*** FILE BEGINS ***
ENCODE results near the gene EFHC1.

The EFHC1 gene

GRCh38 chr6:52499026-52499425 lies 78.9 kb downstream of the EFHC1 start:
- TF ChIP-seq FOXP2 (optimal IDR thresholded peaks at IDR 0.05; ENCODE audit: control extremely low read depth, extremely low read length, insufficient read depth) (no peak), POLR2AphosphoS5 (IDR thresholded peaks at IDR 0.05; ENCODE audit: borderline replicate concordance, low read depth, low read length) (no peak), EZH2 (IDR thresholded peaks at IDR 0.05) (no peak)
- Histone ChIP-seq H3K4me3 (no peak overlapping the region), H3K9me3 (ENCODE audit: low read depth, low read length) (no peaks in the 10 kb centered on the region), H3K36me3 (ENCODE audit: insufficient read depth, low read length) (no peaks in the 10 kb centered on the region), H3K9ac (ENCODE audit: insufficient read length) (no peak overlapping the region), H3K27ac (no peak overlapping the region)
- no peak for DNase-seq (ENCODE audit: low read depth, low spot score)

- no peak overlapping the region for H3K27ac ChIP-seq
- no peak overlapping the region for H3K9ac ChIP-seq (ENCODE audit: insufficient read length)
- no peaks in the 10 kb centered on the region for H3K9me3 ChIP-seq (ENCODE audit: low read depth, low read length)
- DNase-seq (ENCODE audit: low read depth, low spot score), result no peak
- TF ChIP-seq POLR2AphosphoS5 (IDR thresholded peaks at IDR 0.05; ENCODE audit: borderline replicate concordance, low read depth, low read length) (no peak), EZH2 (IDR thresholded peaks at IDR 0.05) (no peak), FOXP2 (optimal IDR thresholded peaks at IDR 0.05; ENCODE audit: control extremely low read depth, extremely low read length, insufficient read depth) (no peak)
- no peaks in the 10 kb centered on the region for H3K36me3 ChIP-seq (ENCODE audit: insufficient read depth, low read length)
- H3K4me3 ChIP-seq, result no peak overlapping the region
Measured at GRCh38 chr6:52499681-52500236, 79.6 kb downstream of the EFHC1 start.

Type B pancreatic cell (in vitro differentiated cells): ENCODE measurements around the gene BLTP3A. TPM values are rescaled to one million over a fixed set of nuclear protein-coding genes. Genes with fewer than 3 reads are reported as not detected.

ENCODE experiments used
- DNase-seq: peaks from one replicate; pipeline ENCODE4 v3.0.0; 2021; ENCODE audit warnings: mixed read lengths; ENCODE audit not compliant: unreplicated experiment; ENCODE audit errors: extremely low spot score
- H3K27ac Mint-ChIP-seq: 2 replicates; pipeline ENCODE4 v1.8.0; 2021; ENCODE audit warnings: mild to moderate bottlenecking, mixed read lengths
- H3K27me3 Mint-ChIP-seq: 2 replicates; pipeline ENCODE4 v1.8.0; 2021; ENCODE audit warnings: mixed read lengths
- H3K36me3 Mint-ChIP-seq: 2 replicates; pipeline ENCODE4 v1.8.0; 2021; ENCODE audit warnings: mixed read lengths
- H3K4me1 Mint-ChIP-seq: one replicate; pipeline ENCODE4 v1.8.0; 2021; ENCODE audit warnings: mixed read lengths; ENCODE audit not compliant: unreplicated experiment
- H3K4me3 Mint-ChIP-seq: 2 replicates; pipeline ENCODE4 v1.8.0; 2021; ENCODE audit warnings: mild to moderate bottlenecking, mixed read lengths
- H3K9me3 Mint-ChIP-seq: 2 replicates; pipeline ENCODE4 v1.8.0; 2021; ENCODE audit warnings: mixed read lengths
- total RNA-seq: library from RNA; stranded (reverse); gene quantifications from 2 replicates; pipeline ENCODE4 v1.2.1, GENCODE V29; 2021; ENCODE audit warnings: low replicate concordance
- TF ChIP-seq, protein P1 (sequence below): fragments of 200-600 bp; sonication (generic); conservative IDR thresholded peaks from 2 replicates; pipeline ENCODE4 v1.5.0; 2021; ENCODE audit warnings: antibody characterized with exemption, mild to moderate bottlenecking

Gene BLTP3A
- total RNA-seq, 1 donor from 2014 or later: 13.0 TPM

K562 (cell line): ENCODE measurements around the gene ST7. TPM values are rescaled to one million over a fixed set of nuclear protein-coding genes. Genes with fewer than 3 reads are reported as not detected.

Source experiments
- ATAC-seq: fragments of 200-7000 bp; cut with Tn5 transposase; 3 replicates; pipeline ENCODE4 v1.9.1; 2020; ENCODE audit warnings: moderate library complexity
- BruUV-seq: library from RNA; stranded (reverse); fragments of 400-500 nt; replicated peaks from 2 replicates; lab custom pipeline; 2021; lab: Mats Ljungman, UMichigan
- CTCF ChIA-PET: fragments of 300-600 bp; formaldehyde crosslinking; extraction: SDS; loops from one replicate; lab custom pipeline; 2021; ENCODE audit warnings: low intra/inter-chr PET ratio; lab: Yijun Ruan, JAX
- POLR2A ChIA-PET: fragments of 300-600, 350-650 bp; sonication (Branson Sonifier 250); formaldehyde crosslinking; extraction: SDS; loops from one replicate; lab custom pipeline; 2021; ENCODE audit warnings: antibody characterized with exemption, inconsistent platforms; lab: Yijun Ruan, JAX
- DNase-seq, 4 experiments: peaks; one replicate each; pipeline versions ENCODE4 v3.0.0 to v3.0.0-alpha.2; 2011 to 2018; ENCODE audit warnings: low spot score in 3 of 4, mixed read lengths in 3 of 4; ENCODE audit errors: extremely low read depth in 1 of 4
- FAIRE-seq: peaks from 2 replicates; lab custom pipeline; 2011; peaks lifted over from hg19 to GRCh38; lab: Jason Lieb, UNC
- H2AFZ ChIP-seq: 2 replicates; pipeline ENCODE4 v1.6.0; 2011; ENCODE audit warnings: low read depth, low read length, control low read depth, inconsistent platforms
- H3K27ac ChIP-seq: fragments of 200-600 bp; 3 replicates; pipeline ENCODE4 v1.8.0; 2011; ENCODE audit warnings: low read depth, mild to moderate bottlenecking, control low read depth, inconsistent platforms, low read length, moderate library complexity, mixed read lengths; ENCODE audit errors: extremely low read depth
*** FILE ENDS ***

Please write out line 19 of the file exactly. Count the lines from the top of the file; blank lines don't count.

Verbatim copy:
- H3K27me3 Mint-ChIP-seq: 2 replicates; pipeline ENCODE4 v1.8.0; 2021; ENCODE audit warnings: mixed read lengths